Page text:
My 2008 Apple Wishlist: iPhone/iPod

As a send-off to 2007, I’m assembling my 2008 Apple wishlist, as mentioned in my previous posts. I’m not asking for new products… just enhancements that would make their products better for users like me.


Apple must be inundated with idea after idea on how to improve or really make the iPhone a better product. But, I won’t lie; the iPhone is an awesome device. I had a series of disappointing Verizon phones (preceeded by an equally disappointing SprintPCS phone) over 3 years. No matter what glitches I’ve experienced with the iPhone (and there have been a couple doozies), I actually feel empowered with my phone now… rather than crippled or limited. Anywhere I go, I have access (even if occasionally slow via the EDGE network) to my email, maps for directions, and my full address book. Not to mention some great games and my Google Reader newsfeeds.

That said, there’s room for improvement. Particularly around syncing, which I mentioned earlier as a .Mac feature. I can understand .Mac-like sync not being a feature available to every user, as someone has to pay for server storage of all that information. The following suggestions, though, would apply for any iPhone and/or iPod user straight out of the box.

  • Shortcut creation (iPhone)I can’t say I’m a giant fan of the touchscreen’s keyboard on the iPhone. While some know me for my sissy-soft hands, my iPhone knows me for a different digited issue: fat fingers. And fat fingers make it hard to type (particularly quickly) on a small keyboard. To make matters worse, Apple’s auto-correction software somehow manages to bungle both my regular English words and my old SMS shorthand. “MTG” (“meeting”) becomes “MTV,” “WFH” (“working from home”) becomes “WTH,” etc.Worse, the software doesn’t learn. No matter how many times I type “MTG,” it keeps on thinking I mean MTV. The “S” in SMS stands for “Short.” Why can’t I send short, shorthand MSGs (not MAGS) to others? I can appreciate Apple’s efforts to make the world a more formal, English-literate place. Most of us, though, aren’t sending TXTs to the CEO. Let us use our efficient little lingua franca, please. And, show us a little love by learning it over time… make that auto-correction start suggesting the words I use. Particularly, my email address. (And, please, please stop auto-capitalizing my email address as soon as I add the “@” symbol.)

    As it stands, I somewhat dread SMSing on the iPhone, as I know I’ll have to think just to send my note. That sounds like a Windows experience to me; I prefer the Mac-way of doing things, thank you.

  • CoverFlow browsing (iPod… and should be an iPhone issue, too!)iTunes 7.x and Mac OS X Leopard recently incorporated CoverFlow into their browsing experience, which provides a visual, flip-book-like approach to perusing music and data libraries. It rocks. I was sold the minute I first played with it. (After all, who doesn’t remember their LP/CD covers when thinking about their favorite albums?) It is so, so, so much more engaging than scrolling through a 12-point text list.Screenshot of iTunes displays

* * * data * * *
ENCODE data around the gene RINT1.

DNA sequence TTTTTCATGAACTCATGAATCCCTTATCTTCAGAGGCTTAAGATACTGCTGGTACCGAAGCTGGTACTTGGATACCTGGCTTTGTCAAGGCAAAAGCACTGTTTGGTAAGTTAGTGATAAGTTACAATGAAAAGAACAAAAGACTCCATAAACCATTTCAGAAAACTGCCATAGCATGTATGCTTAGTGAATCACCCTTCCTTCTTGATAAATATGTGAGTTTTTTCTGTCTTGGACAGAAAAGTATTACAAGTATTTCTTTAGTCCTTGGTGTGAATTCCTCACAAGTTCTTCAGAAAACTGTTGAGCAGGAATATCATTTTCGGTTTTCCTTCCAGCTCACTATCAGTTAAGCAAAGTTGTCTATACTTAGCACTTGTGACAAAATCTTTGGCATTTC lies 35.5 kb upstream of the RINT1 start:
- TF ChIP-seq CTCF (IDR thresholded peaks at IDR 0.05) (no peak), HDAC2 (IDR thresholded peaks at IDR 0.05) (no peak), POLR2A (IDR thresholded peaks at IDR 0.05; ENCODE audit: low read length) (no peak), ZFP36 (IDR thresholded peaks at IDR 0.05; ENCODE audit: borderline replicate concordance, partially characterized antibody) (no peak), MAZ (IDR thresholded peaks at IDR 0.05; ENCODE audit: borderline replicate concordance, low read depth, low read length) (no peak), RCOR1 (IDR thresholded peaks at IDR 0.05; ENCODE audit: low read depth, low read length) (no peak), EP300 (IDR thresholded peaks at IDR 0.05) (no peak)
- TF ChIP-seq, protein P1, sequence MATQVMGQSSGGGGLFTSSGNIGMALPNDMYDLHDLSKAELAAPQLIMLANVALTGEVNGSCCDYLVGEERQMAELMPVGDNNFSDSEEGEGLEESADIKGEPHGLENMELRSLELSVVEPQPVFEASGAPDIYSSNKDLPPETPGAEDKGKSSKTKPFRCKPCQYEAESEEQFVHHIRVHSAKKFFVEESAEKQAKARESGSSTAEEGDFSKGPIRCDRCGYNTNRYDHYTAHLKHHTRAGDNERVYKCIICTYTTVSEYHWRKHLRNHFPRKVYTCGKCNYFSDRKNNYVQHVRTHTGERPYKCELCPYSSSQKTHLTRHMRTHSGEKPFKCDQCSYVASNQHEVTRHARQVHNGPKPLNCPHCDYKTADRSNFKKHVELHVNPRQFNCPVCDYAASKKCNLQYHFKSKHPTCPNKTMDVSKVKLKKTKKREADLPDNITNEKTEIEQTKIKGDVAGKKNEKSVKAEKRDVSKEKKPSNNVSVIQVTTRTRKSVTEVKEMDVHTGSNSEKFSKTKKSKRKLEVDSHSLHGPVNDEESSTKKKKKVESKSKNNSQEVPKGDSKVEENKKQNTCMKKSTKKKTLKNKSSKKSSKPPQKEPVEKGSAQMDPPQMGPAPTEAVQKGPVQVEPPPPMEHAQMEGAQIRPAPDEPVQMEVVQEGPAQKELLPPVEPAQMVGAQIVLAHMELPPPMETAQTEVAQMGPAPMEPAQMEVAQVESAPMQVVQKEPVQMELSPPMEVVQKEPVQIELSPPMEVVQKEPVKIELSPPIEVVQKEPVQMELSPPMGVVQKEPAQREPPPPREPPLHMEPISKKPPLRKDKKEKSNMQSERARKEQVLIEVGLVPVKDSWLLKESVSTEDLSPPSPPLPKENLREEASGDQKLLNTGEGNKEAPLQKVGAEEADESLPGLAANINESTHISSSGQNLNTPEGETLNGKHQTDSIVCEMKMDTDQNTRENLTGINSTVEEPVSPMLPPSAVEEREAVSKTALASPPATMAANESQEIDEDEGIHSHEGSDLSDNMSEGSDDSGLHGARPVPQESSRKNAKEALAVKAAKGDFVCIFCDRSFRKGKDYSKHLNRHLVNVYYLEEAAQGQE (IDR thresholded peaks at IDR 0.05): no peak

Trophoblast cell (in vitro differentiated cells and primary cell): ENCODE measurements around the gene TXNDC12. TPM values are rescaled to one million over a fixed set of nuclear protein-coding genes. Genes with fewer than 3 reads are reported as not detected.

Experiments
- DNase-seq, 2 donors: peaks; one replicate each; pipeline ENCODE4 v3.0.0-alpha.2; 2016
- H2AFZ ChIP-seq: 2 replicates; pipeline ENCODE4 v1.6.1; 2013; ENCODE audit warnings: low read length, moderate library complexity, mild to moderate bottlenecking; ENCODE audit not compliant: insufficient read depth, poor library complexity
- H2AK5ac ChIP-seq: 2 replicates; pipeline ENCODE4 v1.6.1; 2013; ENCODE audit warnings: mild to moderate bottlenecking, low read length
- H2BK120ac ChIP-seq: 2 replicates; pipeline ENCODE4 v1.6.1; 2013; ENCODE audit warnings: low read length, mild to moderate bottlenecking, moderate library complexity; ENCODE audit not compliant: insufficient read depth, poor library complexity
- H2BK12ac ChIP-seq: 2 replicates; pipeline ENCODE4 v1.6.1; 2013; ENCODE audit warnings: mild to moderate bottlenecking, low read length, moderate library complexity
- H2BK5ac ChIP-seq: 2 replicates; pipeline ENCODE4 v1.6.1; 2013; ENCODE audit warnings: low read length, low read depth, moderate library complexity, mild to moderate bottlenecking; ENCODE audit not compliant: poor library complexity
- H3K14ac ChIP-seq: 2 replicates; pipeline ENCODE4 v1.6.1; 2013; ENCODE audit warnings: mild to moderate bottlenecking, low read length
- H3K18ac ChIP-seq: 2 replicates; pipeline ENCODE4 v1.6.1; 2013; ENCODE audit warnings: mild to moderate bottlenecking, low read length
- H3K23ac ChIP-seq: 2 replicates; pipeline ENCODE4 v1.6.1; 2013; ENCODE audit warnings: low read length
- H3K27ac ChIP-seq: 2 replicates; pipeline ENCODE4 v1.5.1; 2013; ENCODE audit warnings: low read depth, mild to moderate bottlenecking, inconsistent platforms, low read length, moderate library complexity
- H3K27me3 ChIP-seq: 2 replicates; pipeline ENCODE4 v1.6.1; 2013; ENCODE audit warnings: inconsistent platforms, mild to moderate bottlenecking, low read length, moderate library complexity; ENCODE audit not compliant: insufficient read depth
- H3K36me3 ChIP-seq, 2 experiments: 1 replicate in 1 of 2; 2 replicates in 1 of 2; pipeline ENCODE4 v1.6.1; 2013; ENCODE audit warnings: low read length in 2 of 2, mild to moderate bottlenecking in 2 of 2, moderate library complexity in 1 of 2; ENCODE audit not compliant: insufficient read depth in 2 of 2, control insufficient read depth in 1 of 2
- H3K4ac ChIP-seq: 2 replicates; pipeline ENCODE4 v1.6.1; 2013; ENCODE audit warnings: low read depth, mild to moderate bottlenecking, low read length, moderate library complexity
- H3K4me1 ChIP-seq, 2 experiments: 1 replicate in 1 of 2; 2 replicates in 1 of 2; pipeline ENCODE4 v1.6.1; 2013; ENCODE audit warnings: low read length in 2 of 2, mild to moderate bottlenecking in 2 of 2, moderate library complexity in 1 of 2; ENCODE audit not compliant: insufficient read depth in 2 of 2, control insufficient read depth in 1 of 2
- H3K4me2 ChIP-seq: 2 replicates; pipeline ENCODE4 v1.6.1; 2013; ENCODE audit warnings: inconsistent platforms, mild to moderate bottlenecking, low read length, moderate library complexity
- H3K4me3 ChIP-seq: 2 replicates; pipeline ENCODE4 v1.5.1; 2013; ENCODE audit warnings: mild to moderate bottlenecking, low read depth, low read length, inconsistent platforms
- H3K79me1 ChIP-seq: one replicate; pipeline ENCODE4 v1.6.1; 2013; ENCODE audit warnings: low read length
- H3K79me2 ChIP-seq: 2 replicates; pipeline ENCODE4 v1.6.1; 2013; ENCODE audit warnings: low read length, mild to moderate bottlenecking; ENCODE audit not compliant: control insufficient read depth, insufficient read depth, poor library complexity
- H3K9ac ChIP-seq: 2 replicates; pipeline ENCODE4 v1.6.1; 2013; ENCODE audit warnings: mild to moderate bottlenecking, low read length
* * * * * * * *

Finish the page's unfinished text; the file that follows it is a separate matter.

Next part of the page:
iTunes display for music on Mac (left) and iPod (right).

    Sadly, though, when I browse the music on my iPod in iTunes, I’m presented with an old-school 12-point text list of all my tracks. What happened? I was just flipping through this beautiful presentation of the limited selection of music on my Mac, and when I switch to the pimped-out, 80GB iPod, I get the limited, pre-iTunes 7.x experience. Any reason I can’t have the big boys’ experience while viewing my iPod’s content, too?

  • Don’t cripple iPod functionality on the iPhone (iPhone)Manual music management on my iPods rock. The reason I use an iPod in the first place (these days, at least) is that I don’t have to keep my entire music library on my limited-space laptop drive. By manually copying and managing tracks to my iPod, I can keep them there, and keep my hard drive free for data and work.Unfortunately, the iPhone allows no such similar functionality. The only way to get music on the device is to sync playlists from my Mac to my iPhone. Delete the track off my Mac? Next sync, its getting wiped off my iPhone.

    To make annoying matters worse, the iPhone also doesn’t let me play my music stored on it when plugged into my Mac. Why? This totally baffles me. The iPhone says “iPod” right on the package, as well as on its Home screen button. It shows up in iTunes like an iPod.

    So why can’t I stash and play my music? This has effectively killed the “iPod” component of the iPhone for me… the only time I use my iPods for music is when I plug them into my many different Macs.

  • Do not disconnect! (iPod)Really?! From the company that brought hot-swapping drives mainstream? To this day, I need to manually “eject” my iPod from my Mac, waiting tens of seconds (usually 6 tens, to be precise) for my iPod to tidy up and close shop. Usually, the reason I need to remove the iPod is that I’m dashing off to a meeting, and don’t want to lug the iPod, its cable, and its charger along.Call me naive, but I believe that Apple can provide a simple, elegant, and little-chance-of-harm means of disconnecting iPods by simply unplugging the device. What can I say? I dare to dream.

Like I said, the iPhone (and the iPod) rocks. Apple could totally ignore these issues, and I’ll keep using them just the same. Only thing, though, is that a little piece of me will die each time I do, knowing they could have done just a little bit better.

(Ed. note: This is one of a several part series, already including .Mac, Customer Lifecycle and User Profiles coverage. Stay tuned tomorrow for my final post re: Address Book.)


1 Comment »

  1. free ipod said,

    November 3, 2008 @ 3:29 am

    Apple must be inundated with idea
    after idea on how to improve or really make the
    i phone a better product

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